Chavez speaking with a voter in 2005
As I sat down to watch Fox News last night, I was delighted to catch Neil Cavuto’s coverage of Venezuelan President Hugo Chavez’s address to the UN General Assembly. Fox never fails to disappoint the political viewer, right or left, by managing to deliberately outrage, incite or offend somebody somewhere. Indeed, I sometimes suspect that Fox’s burgeoning audience half consists of right-wingers looking for reasons to be outraged, and the other half of left-wingers looking for reasons to be offended.
So one can imagine the slow smile that crept across my face when a Fox correspondent told of how he caught up with Chavez after his speech and asked him the obvious question, “Why do you hate America?”
To Fox’s credit, they did air Chavez’ reply to this most important question. The Venezuelan president placidly explained that he did not hate America, in fact he loved America and its people, only hated its imperialism and its current administration. While there were raised, disapproving eyebrows all round at Fox News, no one outright called him a liar.
Like Fox News, Chavez likes to gain attention for his political cause by making outrageous statements. His address to the UN General Assembly was not just a tirade against the U.S.-directed geopolitical model (especially against President Bush himself) and a promotion of the Venezuelan Republic as a global defender of justice and truth, it was deliberately insulting. Not only did Chavez refer numerous times to Bush as, “the Devil,” he at one point called the “American Empire” every bad name he could summon, such as racists, assassins, and genocidal. Chavez went so far as to declare that the world was rising up against its real oppressor, the United States. Promoting Noam Chomsky’s “Hegemony or Survival: America’s Quest for Global Dominance” was, I thought, a charming touch.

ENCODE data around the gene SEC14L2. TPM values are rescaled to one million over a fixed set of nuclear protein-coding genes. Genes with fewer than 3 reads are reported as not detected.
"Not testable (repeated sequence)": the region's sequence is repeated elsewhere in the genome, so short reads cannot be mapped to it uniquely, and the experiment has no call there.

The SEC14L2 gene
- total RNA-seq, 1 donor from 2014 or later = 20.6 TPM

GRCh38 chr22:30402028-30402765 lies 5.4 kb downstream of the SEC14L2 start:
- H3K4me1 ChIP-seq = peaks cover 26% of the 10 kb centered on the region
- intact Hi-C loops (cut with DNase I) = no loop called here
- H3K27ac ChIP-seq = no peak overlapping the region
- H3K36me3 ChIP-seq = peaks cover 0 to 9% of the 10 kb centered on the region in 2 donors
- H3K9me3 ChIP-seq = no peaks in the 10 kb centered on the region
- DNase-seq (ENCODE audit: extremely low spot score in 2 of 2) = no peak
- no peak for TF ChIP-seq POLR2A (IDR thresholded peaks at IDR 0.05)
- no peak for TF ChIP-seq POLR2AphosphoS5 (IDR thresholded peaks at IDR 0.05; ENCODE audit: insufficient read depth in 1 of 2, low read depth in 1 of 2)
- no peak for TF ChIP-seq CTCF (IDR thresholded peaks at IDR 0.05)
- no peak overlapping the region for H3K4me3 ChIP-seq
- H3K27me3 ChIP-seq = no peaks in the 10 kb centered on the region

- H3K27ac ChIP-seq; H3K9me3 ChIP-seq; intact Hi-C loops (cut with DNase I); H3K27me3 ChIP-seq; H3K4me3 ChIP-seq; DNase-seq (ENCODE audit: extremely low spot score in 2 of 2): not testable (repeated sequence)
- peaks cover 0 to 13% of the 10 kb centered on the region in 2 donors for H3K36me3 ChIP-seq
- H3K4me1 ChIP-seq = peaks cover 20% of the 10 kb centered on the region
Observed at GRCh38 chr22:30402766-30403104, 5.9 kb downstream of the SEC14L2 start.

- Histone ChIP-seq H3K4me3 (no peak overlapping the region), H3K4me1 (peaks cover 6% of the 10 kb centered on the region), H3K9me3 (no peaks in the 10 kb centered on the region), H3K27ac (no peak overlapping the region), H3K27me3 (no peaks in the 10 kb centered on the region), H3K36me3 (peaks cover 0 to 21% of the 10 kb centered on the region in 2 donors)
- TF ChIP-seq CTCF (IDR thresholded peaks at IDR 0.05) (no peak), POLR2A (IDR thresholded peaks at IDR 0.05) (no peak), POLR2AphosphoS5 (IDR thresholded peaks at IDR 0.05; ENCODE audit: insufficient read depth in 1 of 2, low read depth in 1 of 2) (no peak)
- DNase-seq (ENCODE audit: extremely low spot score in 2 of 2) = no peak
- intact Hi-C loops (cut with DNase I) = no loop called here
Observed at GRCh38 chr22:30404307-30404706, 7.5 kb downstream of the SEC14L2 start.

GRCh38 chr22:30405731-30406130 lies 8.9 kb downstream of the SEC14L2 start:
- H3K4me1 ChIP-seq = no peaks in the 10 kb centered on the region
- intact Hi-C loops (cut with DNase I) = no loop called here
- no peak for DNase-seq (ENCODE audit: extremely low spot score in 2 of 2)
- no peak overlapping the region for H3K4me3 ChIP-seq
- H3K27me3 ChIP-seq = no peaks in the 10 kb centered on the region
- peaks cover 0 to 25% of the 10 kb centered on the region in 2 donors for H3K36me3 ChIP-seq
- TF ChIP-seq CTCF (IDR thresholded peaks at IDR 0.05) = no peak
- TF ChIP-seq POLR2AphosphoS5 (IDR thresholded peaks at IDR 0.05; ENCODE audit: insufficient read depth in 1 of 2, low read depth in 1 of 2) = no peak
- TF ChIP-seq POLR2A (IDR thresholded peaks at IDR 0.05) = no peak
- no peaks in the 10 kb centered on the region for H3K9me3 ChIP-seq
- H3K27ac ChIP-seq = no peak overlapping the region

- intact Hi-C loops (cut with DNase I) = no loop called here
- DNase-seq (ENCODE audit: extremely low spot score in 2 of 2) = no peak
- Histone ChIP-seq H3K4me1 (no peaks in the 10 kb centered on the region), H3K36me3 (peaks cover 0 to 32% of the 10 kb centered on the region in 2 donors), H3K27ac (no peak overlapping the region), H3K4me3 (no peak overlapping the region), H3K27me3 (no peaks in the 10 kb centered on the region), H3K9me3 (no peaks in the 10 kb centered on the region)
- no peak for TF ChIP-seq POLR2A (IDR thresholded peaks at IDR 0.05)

These are the sort of statements that cast international politics in a whole new light. Chavez is not a rebel in the same sense as Iranian president Mahmoud Ahmadinejad, whose dissent is exclusively concerned with problems facing the Islamic world. Chavez is taking on the capitalist system in the name of the world community, many years after history was supposed to have ended and communism tossed onto the same scrap heap as totalitarianism. The Venezuelan president is claiming the privilege of defining global democracy, something that traditionally only the West is supposed to do.
The truth is had Chavez refrained from calling Bush names, no one would have paid any attention to his address, nor to any of the reforms and criticisms that he put forth. The Brazilian president Lula DaSilva’s UN address went comparatively unnoticed, despite the fact that Brazil is a far bigger player on the world stage and is really the greater power in the South American sphere. Brazil is part of the “second-world”, along with countries like India or Turkey, the “second world” being defined as a country of first-world relevance possessing third-world influence. For an eternity, it seems, these sorts of nations have been struggling for a share in the debate and determination of global policy, and have largely gone ignored.
Venezuela could also be considered a “second-world” nation, but thanks to Chavez newspapers will be printing articles, editorials and commentaries all over the world today discussing Venezuela’s elected leader. In a rare moment, the first world lost the spotlight to a politician speaking for the rest of the world.